A major problem in the treatment of addiction is predicting and preventing relapse following a rehabilitation program. Recently, in preclinical rodent studies dehydroepiandrosterone (DHEA) was found to markedly improve the resistance to drug reuse. In a double-blind, placebo-controlled study, we examined the effect of DHEA on relapse rates in adult polydrug users taking part in a detoxification program enriched with intensive psychosocial interventions and aftercare. During treatment, participants (79 percent males, mean age 28) consumed DHEA (100 mg/day) or placebo daily for at least 30 days. Of the 121 initial volunteers, 64 participated for at least 1 month. While in treatment, DHEA reduced negative affect on the Positive and Negative Affect Scale (F = 4.25, P = 0.04). Furthermore, in a 16-month follow-up, we found that reuse rates in the DHEA condition were about a third compared with placebo (12 versus 38 percent; χ2 = 5.03, P = 0.02). DHEA treatment also resulted in an increase in DHEA sulfate (DHEA-S) 1 month following treatment, and the level of DHEA-S predicted relapse in the follow-up assessment.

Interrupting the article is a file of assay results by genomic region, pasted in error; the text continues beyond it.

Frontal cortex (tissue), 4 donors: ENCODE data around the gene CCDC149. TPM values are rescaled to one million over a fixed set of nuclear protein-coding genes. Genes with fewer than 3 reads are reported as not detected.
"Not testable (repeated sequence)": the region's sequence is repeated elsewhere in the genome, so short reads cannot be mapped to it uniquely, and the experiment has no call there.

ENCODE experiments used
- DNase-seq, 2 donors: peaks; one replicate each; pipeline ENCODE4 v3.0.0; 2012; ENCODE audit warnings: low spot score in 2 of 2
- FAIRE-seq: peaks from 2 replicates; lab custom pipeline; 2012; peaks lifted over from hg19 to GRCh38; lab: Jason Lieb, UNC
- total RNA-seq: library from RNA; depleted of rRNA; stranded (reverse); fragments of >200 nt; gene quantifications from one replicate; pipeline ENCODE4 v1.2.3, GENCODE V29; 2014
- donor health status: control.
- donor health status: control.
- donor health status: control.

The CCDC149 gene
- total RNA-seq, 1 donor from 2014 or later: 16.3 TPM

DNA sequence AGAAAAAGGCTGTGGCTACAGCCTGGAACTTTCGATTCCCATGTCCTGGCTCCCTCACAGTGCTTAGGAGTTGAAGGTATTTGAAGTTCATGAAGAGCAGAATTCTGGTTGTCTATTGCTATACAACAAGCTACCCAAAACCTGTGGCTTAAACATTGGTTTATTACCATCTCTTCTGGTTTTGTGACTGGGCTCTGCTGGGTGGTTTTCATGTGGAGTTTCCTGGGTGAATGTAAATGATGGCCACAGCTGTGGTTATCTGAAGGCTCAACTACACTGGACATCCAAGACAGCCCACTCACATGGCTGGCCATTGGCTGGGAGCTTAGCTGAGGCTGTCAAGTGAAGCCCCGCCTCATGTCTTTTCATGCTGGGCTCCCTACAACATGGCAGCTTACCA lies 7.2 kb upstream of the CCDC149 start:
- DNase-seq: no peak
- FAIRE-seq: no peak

We examined the effect of dehydroepiandrosterone (DHEA) on relapse to drug usage in adult poly-drug users taking part in a detoxification program. Top pane: In a 16 months follow-up, we found that re-use rates in the DHEA condition were about a third compared to placebo (12% versus 38%). Bottom pane: Compared to their counter-parts, individuals who re-used drugs, had lower levels of DHEA-S following 1 month of treatment (t(34) = 2.34, p =.03). Error terms denote standard errors.